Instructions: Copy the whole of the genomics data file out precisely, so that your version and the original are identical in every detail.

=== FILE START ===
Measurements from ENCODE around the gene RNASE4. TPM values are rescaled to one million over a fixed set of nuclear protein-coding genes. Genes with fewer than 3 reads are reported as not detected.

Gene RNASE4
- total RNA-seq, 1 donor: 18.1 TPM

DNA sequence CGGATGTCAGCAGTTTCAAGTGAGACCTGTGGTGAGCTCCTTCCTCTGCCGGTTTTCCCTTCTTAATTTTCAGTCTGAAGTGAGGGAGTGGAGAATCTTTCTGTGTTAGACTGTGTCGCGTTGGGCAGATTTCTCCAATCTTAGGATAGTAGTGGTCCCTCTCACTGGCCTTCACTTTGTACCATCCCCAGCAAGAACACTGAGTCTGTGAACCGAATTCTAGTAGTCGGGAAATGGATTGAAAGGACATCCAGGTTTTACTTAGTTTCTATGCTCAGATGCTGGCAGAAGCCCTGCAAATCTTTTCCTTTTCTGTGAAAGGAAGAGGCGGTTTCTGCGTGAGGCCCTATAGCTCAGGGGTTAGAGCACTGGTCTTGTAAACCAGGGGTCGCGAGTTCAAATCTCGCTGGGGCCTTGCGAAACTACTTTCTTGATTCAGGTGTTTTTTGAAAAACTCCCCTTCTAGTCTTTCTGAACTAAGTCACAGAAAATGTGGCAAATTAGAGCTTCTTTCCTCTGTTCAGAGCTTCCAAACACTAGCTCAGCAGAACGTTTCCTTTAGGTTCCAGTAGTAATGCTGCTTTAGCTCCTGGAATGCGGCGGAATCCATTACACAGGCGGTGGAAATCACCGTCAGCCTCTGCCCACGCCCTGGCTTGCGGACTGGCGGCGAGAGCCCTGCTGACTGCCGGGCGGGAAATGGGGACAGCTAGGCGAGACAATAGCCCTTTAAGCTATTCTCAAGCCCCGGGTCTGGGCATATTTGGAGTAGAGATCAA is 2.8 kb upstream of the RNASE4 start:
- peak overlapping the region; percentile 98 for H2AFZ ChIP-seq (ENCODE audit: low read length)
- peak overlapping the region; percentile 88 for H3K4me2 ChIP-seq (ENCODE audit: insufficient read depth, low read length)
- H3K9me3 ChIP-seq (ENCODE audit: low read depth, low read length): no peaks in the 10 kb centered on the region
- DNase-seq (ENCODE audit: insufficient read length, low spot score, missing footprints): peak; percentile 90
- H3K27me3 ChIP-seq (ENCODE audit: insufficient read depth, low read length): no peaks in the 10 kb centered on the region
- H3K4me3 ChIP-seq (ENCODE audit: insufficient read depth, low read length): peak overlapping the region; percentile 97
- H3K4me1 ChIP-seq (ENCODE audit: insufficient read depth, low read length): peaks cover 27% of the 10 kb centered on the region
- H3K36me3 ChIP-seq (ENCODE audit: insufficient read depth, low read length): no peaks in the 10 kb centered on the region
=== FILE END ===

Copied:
Measurements from ENCODE around the gene RNASE4. TPM values are rescaled to one million over a fixed set of nuclear protein-coding genes. Genes with fewer than 3 reads are reported as not detected.

Gene RNASE4
- total RNA-seq, 1 donor: 18.1 TPM

DNA sequence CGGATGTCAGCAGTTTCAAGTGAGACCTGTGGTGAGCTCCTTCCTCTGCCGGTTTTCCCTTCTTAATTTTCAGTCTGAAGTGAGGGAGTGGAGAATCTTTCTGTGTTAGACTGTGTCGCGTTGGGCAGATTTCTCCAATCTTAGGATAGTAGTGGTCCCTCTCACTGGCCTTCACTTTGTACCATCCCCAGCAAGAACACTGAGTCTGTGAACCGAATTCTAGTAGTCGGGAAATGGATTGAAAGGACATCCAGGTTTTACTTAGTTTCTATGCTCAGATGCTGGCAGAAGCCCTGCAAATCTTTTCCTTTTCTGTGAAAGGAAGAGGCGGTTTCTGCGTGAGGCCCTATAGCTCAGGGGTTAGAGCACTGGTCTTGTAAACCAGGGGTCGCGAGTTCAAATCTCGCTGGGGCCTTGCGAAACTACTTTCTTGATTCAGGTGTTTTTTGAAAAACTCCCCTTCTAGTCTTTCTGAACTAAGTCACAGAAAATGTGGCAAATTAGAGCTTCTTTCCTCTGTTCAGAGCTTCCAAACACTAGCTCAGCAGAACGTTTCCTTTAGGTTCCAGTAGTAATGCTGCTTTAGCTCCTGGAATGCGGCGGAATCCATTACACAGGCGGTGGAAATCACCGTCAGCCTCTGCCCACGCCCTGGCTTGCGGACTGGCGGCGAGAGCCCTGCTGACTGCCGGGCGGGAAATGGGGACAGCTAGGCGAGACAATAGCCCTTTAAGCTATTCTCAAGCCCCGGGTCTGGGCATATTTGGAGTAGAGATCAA is 2.8 kb upstream of the RNASE4 start:
- peak overlapping the region; percentile 98 for H2AFZ ChIP-seq (ENCODE audit: low read length)
- peak overlapping the region; percentile 88 for H3K4me2 ChIP-seq (ENCODE audit: insufficient read depth, low read length)
- H3K9me3 ChIP-seq (ENCODE audit: low read depth, low read length): no peaks in the 10 kb centered on the region
- DNase-seq (ENCODE audit: insufficient read length, low spot score, missing footprints): peak; percentile 90
- H3K27me3 ChIP-seq (ENCODE audit: insufficient read depth, low read length): no peaks in the 10 kb centered on the region
- H3K4me3 ChIP-seq (ENCODE audit: insufficient read depth, low read length): peak overlapping the region; percentile 97
- H3K4me1 ChIP-seq (ENCODE audit: insufficient read depth, low read length): peaks cover 27% of the 10 kb centered on the region
- H3K36me3 ChIP-seq (ENCODE audit: insufficient read depth, low read length): no peaks in the 10 kb centered on the region